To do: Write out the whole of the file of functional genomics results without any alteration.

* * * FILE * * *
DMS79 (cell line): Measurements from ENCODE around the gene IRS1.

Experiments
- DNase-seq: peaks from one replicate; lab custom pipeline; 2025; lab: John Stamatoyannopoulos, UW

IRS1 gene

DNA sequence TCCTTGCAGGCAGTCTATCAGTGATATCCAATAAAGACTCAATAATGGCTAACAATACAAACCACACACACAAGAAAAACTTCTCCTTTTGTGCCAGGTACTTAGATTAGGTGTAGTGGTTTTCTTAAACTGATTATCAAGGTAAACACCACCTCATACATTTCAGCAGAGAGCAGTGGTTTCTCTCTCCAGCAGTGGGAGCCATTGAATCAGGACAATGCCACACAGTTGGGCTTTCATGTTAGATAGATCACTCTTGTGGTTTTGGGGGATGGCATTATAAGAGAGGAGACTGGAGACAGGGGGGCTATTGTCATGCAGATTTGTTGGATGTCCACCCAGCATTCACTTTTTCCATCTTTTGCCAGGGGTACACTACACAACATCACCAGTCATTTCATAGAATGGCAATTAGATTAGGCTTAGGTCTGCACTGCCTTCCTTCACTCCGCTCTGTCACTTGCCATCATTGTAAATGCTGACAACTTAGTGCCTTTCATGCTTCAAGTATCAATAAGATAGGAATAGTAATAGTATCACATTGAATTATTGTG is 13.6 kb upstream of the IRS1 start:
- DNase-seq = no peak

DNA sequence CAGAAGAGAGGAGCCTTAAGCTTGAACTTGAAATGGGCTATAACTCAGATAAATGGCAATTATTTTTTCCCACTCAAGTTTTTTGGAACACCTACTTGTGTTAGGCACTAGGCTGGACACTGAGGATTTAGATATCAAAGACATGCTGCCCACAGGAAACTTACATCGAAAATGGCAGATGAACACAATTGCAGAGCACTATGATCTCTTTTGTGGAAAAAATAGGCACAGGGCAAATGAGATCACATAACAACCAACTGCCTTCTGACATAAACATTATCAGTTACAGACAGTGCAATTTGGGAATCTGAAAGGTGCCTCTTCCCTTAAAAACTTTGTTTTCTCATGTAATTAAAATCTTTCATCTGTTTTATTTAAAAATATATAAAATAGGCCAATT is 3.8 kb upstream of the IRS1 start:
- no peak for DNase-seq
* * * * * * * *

DMS79 (cell line): Measurements from ENCODE around the gene IRS1.

Experiments
- DNase-seq: peaks from one replicate; lab custom pipeline; 2025; lab: John Stamatoyannopoulos, UW

IRS1 gene

DNA sequence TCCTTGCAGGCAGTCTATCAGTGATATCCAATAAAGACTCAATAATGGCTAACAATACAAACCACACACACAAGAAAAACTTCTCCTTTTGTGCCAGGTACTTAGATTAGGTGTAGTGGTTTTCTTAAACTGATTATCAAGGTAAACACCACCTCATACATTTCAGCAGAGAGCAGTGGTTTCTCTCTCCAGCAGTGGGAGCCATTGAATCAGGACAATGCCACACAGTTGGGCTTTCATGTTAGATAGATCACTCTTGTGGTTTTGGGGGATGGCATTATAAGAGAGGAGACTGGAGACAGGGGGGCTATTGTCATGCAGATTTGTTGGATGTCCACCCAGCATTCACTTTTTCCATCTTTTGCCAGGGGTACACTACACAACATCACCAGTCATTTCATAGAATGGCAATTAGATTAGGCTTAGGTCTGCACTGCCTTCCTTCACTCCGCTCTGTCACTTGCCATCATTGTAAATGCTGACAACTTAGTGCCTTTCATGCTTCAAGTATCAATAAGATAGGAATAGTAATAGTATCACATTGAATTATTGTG is 13.6 kb upstream of the IRS1 start:
- DNase-seq = no peak

DNA sequence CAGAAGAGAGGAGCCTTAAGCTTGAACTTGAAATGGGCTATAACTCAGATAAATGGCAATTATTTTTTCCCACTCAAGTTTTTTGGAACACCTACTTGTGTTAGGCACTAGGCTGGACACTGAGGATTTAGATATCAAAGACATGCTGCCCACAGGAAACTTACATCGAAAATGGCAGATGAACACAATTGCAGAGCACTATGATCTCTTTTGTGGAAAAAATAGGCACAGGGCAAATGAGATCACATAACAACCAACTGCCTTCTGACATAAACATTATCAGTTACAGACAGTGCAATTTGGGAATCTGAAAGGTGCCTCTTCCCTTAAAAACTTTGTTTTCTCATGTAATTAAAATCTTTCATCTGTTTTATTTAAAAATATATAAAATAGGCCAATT is 3.8 kb upstream of the IRS1 start:
- no peak for DNase-seq